The district court may withdraw, in whole or in part, any case or proceeding referred under this section, on its own motion or on timely motion of any party, for cause shown.

28 U.S.C. § 157(d).

The movant "bears the burden of demonstrating cause." Turner v. Boyle, 425 B.R. 20, 24 (D. Me. 2010); see also Growe v. Bilodard, Inc., 325 B.R. 490, 492 (D. Me. 2005). Section 157(d) does not define "cause" and the First Circuit has not interpreted the term; nevertheless, "courts in this District balance a variety of factors, including judicial economy, whether withdrawal would promote uniformity of bankruptcy administration, reduction of forum shopping and confusion, conservation of debtor and creditor resources, expedition of the bankruptcy process, and whether a jury trial has been requested. Turner, 425 B.R. at 24 (internal punctuation omitted). These factors flow from the 1985 Fifth Circuit decision in Holland Am. Ins. Co. v. Succession of Roy, 777 F.2d 992, 999 (5th Cir. 1985).

The moving party also bears the burden of demonstrating the timeliness of its motion. See United States v. Kaplan, 146 B.R. 500, 503 (D. Mass. 1992). The standard for timeliness is whether the motion was filed "as promptly as possible in light of the developments in the bankruptcy proceeding," id., or "at the first reasonable opportunity," In re Giorgio, 50 B.R. 327, 328 (D.R.I. 1985). "Timeliness is assessed from the time a complaint is filed or from the time the grounds for withdrawing the complaint first become apparent." Kaplan, 146 B.R. at 503. Also, timeliness must be "measured by the stage of the proceedings in the bankruptcy court." Id. at 504. In other words, "[a]s a bankruptcy proceeding becomes more developed, complicated, and involved, a court is more likely to find a motion untimely." Id. As this District has observed, timeliness may be even more essential in bankruptcy matters than in other types of cases because "time is money, and the passage of time can have a detrimental impact on the bankruptcy court's ability to manage a successful outcome to the proceedings." Growe v. Bangor Hydro-Electric Co. (In re Great Northern Paper, Inc.), 323 B.R. 7, 9 (D. Me. 2005).

The involuntary petition under Chapter 7 against the Debtor was filed on February 25, 2009 and the Trustee filed the Complaint against Milo on March 22, 2010. Def.'s Mot. at 1-2. The parties engaged in discovery and filed extensive cross-motions for summary judgment, which the Bankruptcy Court denied on June 9, 2011. Id. at 3. Milo did not raise withdrawal of the reference until August 30, 2011 and did not move for withdrawal until September 15, 2011. Id. Ordinarily, a motion to withdraw the reference filed eighteen months after a complaint and after cross-motions for summary judgment were filed and resolved would not be timely. In re Great Northern Paper, Inc., 323 B.R. at 9-10 (petition for withdrawal denied as untimely where Trustee filed an adversary proceeding on November 3, 2004 and petition for withdrawal of reference was filed on January 21, 2005); Laine, 128 B.R. at 589 ("[t]he Court finds, therefore, that the motion for withdrawal of the reference, filed over six months after the alleged necessity for it became apparent, is untimely"); In re Giorgio, 50 B.R. at 328 (petition for withdrawal denied as untimely where Chapter 13 petition was filed in April 1983, an adversary proceeding was filed in January 1984, and petition to withdraw reference was filed in January 1985).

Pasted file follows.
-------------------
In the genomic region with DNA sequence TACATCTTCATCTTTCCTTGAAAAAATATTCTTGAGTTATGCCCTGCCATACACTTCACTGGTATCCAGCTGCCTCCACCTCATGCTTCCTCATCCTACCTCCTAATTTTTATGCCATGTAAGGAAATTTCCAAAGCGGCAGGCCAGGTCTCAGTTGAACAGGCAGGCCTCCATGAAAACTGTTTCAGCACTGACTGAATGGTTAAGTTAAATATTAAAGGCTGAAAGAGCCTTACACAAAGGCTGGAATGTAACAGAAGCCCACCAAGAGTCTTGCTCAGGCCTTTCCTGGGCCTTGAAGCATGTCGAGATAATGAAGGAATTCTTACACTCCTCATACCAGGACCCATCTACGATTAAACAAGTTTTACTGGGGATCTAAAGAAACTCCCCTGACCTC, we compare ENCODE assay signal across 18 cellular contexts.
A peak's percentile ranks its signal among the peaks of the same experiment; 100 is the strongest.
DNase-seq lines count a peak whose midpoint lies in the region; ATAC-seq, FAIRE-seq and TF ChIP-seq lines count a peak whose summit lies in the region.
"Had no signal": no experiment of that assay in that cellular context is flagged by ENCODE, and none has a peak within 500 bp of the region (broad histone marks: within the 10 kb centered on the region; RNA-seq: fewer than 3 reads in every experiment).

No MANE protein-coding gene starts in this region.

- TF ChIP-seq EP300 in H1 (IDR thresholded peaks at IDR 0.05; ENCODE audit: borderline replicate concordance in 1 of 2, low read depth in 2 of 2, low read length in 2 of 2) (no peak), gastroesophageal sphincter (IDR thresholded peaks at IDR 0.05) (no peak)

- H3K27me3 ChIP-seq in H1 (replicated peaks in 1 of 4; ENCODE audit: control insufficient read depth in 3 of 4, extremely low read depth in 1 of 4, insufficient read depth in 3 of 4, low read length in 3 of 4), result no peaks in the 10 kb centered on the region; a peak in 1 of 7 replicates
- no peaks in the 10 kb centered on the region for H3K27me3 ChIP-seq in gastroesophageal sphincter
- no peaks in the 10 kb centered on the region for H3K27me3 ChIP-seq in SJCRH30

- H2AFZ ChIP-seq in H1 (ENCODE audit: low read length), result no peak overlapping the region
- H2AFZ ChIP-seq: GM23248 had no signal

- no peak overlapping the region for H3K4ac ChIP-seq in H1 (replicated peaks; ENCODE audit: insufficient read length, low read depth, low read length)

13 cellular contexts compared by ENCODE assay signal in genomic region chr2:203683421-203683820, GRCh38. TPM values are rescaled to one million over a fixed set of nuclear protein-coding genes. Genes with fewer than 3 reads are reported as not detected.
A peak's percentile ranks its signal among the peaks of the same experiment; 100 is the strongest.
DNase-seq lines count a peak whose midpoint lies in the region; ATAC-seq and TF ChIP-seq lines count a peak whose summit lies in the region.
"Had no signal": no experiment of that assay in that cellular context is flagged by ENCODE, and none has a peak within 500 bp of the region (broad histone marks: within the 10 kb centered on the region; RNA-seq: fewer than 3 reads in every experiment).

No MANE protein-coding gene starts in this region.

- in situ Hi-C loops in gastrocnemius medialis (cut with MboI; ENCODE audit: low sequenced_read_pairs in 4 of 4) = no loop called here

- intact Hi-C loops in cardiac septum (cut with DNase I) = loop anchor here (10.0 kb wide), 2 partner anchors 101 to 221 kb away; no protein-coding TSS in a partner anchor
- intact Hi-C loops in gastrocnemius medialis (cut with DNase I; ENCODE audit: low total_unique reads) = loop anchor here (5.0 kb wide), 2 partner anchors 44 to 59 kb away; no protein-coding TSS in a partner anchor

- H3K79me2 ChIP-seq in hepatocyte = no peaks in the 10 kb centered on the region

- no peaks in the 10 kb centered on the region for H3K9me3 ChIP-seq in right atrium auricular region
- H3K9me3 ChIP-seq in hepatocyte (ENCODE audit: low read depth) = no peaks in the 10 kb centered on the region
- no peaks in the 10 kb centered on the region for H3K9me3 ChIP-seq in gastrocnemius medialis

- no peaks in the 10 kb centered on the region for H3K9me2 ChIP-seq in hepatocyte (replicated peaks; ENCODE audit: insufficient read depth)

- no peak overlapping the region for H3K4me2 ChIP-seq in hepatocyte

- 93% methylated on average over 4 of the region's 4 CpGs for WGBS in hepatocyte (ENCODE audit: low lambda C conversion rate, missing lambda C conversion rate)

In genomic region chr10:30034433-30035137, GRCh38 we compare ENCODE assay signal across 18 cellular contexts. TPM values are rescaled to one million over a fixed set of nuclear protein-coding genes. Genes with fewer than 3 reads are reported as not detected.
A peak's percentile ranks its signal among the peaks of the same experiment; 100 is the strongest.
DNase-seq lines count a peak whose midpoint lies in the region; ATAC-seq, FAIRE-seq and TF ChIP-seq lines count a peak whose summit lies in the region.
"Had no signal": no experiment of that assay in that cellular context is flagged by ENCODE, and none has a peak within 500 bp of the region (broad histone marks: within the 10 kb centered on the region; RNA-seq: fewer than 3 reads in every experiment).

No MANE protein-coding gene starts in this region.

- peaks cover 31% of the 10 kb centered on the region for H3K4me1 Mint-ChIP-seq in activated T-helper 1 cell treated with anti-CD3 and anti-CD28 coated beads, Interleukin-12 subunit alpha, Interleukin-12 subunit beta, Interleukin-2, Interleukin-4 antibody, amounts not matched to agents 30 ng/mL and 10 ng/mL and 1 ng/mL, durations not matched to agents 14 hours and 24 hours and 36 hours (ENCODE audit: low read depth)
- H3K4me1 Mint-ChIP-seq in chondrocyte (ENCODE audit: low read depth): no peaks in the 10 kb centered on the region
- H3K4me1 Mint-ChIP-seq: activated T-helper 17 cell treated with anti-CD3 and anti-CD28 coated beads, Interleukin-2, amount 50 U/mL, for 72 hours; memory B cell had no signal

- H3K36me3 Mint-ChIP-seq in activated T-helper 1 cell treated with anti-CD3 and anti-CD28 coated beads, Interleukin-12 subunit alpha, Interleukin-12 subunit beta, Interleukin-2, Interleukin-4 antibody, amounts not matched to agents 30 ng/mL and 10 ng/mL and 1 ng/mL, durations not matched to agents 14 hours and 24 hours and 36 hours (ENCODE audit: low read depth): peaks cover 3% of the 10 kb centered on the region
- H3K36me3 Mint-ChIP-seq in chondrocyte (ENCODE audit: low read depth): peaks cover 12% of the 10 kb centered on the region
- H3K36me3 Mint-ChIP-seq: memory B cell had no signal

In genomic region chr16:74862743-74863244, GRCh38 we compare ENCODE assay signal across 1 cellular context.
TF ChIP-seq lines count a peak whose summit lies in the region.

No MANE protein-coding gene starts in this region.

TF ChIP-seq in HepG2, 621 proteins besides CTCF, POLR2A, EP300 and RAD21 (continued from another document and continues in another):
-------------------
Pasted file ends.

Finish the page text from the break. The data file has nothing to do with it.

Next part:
However, here, Milo argues that the time should run not from March 2010, but from June 23, 2011, when the Supreme Court decided Stern. Milo's point has salience only to the extent the Stern Court declared new law that Milo should not have anticipated. The Court concludes, however, that Milo should have raised the withdrawal issue before Stern was decided and that its petition for withdrawal is untimely.

In 1982, the Supreme Court highlighted the public rights doctrine and the constitutionality of the delegation of Article III powers to a non-Article III court. See Northern Pipeline Construction Company v. Marathon Pipe Line Co., 458 U.S. 50, 87 (1982). Section 157 of Title 28 represented the congressional response to Marathon and made the statutory distinction between core and non-core proceedings. 1-3 COLLIER ON BANKRUPTCY ¶ 3.02[1]-[3] (16th ed. 2012). Moreover, the significance of the filing of a proof of claim as a proxy for consent to bankruptcy court jurisdiction, including a Trustee's counterclaim, has been an ongoing issue ever since the enactment of § 157(b)(2)(C). Id. ¶ 3.02[3][d][i].